A video of Republican Representative Marjorie Taylor Greene saying that an Illinois elementary school received $5.1 billion to push critical race theory (CRT) has been viewed more than 4.7 million times on Twitter.

The video posted by user @Acyn features an exchange between the Georgia congresswoman and Gene Dodaro, the comptroller general of the U.S. and head of the U.S. Government Accountability Office (GAO) during the House Oversight and Accountability Committee’s first hearing of the new congressional term.

The hearing centered on COVID-related federal aid allegedly used for waste or fraudulent spending.

Greene, a new member on the committee, spent most of her time questioning Dodaro about federal funding potentially used for abortion services at Planned Parenthood or spent on drag queen story hours.

Marjorie Taylor Greene CRT Oversight Video Republicans
Representative Marjorie Taylor Greene gestures toward an aide during a news conference outside the U.S. Capitol on February 1, 2023, in Washington, D.C. She has been mocked since Wednesday for questioning a U.S. official as part of the House Oversight Committee after she said that an Illinois elementary school received $5.1 billion in pandemic relief funding to push critical race theory on students.
Drew Angerer/Getty Images

When asked by Greene how much was spent federally toward CRT-based curricula, Dodaro seemed uncertain on the meaning of CRT.

“It’s a racist curriculum used to teach children that somehow their white skin is not equal to black skin and other things in education,” Greene said.

“I don’t really know [how much is spent on CRT], but I do know that there’s provisions that federal funds generally are supposed to be used for curriculum,” Dodaro responded.

“Oh, Mr. Dodaro. I have to tell you that in Illinois they received $5.1 billion at an elementary school that used it for equity and diversity,” Greene said. “So, it’s being used for these things.”

When asked about the $5.1 billion figure mentioned by Greene, her communications director, Nick Dyer, told Newsweek that the congresswoman misspoke and was referring to “the entire Illinois elementary and secondary school system.”

Greene is also a member of the Committee on Homeland Security. She was removed from committee roles in the previous Democratic-controlled Congress due to extremist views espoused on social media.

Jackie Matthews, executive director of communications for the Illinois State Board of Education (ISBE), told Newsweek that Greene’s financial figure was completely fabricated.

“The state of Illinois did not spend $5 billion on CRT and we certainly didn’t do so at a single elementary school,” Matthews said.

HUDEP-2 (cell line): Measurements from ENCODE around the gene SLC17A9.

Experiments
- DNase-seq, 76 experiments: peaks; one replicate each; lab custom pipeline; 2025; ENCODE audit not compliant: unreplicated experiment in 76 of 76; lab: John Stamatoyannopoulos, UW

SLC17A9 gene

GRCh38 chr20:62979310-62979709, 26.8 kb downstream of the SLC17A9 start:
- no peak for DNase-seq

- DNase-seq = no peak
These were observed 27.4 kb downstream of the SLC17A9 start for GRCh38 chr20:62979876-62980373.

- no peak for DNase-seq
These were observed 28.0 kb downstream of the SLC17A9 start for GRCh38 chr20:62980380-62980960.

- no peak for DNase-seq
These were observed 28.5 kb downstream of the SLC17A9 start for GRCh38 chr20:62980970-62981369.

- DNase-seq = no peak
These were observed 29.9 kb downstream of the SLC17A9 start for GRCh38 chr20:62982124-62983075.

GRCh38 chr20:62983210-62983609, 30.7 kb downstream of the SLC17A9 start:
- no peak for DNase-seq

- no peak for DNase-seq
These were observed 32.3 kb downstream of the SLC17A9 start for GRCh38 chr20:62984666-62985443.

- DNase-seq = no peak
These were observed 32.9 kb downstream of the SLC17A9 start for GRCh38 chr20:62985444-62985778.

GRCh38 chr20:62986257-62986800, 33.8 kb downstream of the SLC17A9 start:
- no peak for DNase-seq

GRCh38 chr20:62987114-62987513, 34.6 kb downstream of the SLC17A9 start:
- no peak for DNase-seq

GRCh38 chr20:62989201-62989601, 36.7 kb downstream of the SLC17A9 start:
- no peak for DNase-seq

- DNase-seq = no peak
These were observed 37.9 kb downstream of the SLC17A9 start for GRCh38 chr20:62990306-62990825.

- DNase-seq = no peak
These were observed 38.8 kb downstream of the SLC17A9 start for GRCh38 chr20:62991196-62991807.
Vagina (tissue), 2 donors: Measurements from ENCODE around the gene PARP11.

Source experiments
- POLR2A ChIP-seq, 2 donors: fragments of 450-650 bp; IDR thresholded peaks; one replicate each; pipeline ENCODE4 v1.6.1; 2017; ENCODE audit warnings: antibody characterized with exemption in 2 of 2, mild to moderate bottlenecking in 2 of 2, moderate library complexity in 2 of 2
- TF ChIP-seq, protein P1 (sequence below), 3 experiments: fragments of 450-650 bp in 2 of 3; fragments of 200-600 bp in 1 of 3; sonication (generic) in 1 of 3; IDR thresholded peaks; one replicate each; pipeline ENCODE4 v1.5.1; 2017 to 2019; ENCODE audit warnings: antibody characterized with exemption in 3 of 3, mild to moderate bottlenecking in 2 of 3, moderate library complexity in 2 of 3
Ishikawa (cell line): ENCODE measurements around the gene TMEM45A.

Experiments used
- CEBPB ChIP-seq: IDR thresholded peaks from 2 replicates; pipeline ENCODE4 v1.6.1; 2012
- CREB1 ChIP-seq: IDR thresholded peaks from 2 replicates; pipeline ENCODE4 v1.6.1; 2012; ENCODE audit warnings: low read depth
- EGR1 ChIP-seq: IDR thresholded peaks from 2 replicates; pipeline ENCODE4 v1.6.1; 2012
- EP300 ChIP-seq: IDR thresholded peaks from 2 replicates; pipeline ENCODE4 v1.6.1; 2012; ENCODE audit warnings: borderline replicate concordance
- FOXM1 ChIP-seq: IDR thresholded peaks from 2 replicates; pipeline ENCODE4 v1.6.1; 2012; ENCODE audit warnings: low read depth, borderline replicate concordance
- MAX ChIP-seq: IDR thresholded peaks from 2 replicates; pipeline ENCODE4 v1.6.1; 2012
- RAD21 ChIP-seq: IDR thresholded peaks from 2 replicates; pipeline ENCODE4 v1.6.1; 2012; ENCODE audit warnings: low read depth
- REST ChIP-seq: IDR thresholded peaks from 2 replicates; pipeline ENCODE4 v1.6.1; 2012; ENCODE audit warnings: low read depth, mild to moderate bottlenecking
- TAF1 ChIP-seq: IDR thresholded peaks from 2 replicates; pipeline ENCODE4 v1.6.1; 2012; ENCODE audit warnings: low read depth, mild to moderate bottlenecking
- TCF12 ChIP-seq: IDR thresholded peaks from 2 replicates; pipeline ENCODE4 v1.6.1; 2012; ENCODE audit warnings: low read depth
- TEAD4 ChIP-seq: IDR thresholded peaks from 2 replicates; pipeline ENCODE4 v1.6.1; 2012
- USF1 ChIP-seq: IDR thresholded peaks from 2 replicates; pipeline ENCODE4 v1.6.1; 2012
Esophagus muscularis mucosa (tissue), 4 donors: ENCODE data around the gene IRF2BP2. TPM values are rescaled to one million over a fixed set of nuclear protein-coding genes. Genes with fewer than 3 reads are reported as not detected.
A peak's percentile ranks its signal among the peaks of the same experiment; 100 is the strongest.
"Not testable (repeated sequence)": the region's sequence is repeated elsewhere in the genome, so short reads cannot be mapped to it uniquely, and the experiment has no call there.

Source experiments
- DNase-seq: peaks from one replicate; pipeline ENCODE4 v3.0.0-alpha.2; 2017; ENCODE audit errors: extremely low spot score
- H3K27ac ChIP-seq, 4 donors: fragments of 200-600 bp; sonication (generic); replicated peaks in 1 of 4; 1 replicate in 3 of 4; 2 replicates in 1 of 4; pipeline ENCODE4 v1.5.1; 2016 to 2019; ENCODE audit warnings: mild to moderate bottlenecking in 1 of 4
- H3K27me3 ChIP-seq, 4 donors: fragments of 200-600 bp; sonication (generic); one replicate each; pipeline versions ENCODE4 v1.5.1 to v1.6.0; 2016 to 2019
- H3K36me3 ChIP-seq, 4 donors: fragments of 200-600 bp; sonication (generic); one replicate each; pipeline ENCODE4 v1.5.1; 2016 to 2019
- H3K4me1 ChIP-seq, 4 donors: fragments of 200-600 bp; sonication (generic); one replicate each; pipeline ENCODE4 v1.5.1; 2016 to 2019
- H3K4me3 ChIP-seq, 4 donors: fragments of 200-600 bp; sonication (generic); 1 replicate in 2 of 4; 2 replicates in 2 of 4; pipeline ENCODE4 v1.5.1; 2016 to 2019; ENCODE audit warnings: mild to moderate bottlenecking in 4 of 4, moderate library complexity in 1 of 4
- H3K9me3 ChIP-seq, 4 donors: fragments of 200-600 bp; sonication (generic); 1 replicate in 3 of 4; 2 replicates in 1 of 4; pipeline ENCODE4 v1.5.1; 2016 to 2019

The ISBE website hosts a public spending dashboard that shows how Elementary and Secondary School Emergency Relief (ESSER) funds are distributed statewide.

Each school district is allocated three types of ESSER funds: Coronavirus Aid, Relief and Economic Security Act ESSER (ESSER I); Coronavirus Response and Relief Supplemental Appropriations Act ESSER (ESSER II); and American Rescue Plan ESSER (ESSER III).

Visitors can view allocations per school district, in addition to how much of the funds districts have spent and have remaining.

Illinois’ receipt of three rounds of pandemic-related relief grants totaled about $8 billion, with about 90 percent distributed directly to school districts. The remaining 10 percent of the funding is directed by ISBE in alignment with goals presented in its strategic plan, including student learning, learning conditions and elevating educators.

Funding of scholastic ventures within that remaining 10 percent goes toward an array of educational objectives: reducing the technological divide; providing real-time statewide data of students between grades three and eight regarding performance in English language, arts, and mathematical studies; improving students’ mental health by implementing trauma-responsive policies and practices; and developing policy recommendations to retain teachers of color by examining causes of attrition.

“Equity drives all of our investments, especially our investments of federal pandemic relief funds into high-impact tutoring, closing the digital divide, summer and afterschool programs, and mental health community partnerships,” Matthews said. “Equity means providing all schools with the funding and support they need for all students to meet high expectations, which is a strange and troubling thing to see anyone criticize.”